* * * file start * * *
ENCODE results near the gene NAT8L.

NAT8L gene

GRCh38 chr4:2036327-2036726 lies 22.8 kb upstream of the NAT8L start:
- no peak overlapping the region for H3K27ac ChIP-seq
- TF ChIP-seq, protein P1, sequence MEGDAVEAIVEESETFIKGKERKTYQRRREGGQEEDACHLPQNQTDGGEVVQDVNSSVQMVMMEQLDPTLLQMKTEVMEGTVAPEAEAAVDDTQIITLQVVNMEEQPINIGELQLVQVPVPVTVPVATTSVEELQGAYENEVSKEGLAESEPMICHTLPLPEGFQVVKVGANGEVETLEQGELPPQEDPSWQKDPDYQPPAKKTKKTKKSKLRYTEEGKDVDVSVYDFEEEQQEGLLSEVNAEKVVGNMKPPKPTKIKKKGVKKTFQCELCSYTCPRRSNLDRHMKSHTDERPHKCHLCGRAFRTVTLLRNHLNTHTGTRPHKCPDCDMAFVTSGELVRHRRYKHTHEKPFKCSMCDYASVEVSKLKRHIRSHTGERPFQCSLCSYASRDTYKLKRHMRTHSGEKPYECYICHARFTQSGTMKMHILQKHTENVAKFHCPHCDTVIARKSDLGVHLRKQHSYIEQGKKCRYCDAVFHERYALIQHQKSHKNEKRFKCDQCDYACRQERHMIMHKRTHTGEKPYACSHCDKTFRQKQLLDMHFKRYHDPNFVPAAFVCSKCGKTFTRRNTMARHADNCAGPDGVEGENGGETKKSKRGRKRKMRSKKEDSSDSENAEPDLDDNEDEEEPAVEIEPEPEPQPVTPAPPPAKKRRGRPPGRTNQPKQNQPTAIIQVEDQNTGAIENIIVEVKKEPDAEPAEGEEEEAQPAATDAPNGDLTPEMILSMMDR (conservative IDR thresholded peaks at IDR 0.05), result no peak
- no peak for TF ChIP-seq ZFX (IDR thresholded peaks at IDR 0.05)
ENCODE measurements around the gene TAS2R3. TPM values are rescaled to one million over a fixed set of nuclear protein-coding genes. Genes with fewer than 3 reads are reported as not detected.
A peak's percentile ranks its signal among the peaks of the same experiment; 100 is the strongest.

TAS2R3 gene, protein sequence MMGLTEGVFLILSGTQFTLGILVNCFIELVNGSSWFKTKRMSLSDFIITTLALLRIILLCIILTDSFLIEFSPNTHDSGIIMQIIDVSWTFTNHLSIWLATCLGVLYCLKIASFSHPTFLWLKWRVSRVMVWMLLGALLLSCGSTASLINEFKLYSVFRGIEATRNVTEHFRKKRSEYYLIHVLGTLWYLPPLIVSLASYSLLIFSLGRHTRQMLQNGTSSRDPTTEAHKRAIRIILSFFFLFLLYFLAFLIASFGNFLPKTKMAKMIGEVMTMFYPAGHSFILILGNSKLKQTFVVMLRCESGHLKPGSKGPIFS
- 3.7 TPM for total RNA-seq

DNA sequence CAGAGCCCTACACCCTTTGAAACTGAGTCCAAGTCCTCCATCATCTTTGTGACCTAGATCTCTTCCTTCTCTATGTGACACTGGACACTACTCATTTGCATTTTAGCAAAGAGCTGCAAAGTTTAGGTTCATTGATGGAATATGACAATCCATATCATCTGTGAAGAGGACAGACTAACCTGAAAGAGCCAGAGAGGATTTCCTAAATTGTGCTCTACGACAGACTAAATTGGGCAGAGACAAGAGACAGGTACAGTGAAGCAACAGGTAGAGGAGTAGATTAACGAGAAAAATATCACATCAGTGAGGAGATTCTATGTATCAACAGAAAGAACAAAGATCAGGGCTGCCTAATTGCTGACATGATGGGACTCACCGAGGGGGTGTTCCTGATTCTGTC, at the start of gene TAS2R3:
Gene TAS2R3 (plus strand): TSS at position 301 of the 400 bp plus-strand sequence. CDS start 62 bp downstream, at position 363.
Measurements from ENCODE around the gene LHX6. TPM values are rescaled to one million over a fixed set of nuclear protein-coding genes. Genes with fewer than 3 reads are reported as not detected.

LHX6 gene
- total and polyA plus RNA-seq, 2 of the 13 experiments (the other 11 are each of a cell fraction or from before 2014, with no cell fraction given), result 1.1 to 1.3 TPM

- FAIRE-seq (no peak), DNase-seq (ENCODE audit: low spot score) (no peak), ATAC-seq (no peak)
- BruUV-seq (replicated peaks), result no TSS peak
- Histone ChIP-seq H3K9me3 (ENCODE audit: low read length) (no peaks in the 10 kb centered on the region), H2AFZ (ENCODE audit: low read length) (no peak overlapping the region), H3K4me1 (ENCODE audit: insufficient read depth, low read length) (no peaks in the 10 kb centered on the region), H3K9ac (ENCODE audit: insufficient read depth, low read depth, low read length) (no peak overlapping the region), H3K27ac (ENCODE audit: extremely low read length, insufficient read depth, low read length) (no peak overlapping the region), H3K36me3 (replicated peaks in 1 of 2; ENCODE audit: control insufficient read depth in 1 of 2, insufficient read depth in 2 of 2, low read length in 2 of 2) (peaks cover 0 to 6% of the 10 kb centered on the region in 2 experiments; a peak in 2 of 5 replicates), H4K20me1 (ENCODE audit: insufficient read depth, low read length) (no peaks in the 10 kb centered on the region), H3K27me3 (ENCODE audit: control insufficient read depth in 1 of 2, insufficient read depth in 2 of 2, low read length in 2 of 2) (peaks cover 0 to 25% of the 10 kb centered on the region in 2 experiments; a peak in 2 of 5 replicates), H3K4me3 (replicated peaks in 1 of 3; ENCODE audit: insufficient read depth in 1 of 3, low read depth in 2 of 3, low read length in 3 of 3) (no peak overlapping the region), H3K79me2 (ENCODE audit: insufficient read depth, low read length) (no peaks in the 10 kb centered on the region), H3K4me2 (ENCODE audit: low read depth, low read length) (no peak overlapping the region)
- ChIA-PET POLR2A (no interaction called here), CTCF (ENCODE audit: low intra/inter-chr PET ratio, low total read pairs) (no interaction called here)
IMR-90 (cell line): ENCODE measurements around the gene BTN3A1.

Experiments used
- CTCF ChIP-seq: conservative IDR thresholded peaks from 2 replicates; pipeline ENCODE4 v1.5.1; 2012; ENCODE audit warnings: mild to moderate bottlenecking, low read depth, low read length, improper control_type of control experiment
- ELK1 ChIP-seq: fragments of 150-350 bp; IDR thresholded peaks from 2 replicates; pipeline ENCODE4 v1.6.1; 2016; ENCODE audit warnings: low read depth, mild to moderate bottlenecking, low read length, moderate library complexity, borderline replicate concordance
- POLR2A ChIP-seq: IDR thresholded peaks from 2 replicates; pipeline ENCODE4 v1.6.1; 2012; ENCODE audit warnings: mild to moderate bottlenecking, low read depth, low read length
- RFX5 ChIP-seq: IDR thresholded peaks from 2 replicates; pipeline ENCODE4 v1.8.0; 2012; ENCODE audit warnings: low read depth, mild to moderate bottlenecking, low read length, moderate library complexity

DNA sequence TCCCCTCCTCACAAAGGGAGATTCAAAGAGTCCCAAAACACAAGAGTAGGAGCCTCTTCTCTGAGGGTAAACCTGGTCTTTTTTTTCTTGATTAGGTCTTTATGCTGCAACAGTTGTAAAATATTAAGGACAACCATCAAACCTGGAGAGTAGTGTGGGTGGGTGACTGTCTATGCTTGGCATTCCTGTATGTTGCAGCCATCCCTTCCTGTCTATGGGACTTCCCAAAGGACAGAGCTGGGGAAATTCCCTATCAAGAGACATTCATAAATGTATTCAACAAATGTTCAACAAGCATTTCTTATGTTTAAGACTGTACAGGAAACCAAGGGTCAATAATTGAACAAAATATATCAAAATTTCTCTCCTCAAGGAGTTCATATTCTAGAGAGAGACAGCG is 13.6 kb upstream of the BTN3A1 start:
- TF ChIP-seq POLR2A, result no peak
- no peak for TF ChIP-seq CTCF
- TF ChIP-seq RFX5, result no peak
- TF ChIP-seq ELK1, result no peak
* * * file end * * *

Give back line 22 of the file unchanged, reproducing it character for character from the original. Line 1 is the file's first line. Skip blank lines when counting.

- CTCF ChIP-seq: conservative IDR thresholded peaks from 2 replicates; pipeline ENCODE4 v1.5.1; 2012; ENCODE audit warnings: mild to moderate bottlenecking, low read depth, low read length, improper control_type of control experiment